Tornado-hit towns in Kentucky experience slow recovery


DAWSON SPRINGS, Ky. – Just over a month ago, tornadoes swept through small towns in several states, especially Kentucky, and wiped out communities.

Now, these cities in need fear they will become the America too many people have forgotten.

“It’s not a rich city,” Lisa Barnes said.

Barnes works for the Housing Authority in Dawson Springs. It is surrounded by houses marked by stilts … or by empty plots where the stilts have been removed.

“Everyone’s pretty much low income here,” Barnes said, “and it’s going to be hard for them to rebuild and start all over again.”

One of the destroyed houses belonged to his father, Consey Pagano, who died in May 2021 of COVID-19. A month later, everything is still there: his father’s favorite chair, lawn mower and bed, all within sight, all out of reach.

“I haven’t set foot on this property,” Barnes said. “I did not have the time.”

When the tornadoes first struck, towns like this received media coverage, trucks full of volunteers and nationwide attention. A month later, so many outside are gone, while so many in Dawson Springs are stranded.

Laura and Bob Ford took a day off for Christmas, another when it snowed. For the rest, they pack what they can in the city they have lived in for decades.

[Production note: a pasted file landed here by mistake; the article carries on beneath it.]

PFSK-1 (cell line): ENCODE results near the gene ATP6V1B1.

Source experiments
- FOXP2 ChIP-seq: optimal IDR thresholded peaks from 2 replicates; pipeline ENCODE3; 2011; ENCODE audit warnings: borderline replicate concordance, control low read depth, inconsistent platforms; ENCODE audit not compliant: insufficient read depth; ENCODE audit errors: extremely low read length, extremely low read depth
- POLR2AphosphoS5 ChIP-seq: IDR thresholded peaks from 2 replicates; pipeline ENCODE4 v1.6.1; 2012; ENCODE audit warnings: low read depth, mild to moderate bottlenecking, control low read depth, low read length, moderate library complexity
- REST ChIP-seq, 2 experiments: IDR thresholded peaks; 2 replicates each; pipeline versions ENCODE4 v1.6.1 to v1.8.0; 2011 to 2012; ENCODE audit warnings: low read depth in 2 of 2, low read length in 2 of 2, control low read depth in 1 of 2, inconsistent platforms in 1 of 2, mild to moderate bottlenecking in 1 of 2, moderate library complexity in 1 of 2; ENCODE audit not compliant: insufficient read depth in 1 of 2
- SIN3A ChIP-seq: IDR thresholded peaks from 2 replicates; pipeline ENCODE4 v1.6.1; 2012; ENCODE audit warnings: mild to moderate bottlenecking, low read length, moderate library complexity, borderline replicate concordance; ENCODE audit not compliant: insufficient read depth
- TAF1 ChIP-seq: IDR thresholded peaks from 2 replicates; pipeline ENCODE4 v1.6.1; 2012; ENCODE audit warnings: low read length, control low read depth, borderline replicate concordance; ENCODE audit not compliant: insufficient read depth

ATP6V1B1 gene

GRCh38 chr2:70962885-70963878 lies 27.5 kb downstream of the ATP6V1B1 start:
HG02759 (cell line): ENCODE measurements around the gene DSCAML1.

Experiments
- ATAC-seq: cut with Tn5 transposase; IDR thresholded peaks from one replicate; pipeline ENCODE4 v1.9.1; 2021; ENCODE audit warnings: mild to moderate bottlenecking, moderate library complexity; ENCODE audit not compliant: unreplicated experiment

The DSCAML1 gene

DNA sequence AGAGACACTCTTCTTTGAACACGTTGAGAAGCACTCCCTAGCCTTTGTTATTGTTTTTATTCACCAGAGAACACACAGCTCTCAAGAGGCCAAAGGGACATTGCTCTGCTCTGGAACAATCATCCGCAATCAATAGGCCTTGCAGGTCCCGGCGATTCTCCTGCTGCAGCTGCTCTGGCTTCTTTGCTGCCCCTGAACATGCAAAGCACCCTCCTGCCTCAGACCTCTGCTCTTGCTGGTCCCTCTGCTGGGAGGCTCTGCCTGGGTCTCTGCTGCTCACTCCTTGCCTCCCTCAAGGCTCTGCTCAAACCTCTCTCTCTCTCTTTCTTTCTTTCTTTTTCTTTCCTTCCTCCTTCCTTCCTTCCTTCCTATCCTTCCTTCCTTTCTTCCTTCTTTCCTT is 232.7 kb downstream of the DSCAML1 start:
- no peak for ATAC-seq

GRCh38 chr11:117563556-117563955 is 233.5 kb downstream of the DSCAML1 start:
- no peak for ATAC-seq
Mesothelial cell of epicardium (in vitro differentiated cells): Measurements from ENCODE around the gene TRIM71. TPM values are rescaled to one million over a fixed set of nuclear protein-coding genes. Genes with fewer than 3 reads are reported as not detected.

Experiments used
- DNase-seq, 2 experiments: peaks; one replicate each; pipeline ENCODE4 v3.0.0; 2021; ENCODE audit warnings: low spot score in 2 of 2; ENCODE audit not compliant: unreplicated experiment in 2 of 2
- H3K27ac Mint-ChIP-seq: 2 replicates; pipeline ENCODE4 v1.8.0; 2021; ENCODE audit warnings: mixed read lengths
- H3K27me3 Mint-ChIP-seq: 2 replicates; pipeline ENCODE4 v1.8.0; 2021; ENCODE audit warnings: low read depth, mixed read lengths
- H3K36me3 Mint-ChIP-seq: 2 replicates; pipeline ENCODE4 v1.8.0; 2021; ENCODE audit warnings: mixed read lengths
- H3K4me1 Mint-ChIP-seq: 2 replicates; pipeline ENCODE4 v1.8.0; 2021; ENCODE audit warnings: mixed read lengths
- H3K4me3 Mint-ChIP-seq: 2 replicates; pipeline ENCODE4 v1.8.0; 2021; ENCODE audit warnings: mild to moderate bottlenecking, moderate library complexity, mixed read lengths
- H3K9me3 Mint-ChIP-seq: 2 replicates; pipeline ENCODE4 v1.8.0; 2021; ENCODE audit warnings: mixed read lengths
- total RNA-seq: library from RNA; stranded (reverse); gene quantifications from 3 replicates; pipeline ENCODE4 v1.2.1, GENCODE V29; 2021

“I used to ride my bike all around here,” said Bob Ford, “and literally from here it’s… gone. Emotionally, we start hitting a pretty wall. hard.”

They don’t know where they will live next. They haven’t found a new home, even as they are about to say goodbye to the old one.

For those affected by tornadoes, the consequences move in inches, whether in a city of 2,000 or 10,000. Mayfield, Ky. Saw the most damage – and, initially, the most attention. It has since faded. What remains are irrevocably changed lives and a makeshift memorial to lives that ended too soon.

Tim Brown lives in Mayfield. Every day he goes to the same place downtown and tries to make a dent in the devastation – for free.

“A lot of people were gone,” Brown said. “They came, they did what they had to do and they disappeared. We hope more people will come back and help us.

“People are going to start to go back to their day-to-day lives,” said Barnes, “but don’t forget us… because it’s going to be a long road.”


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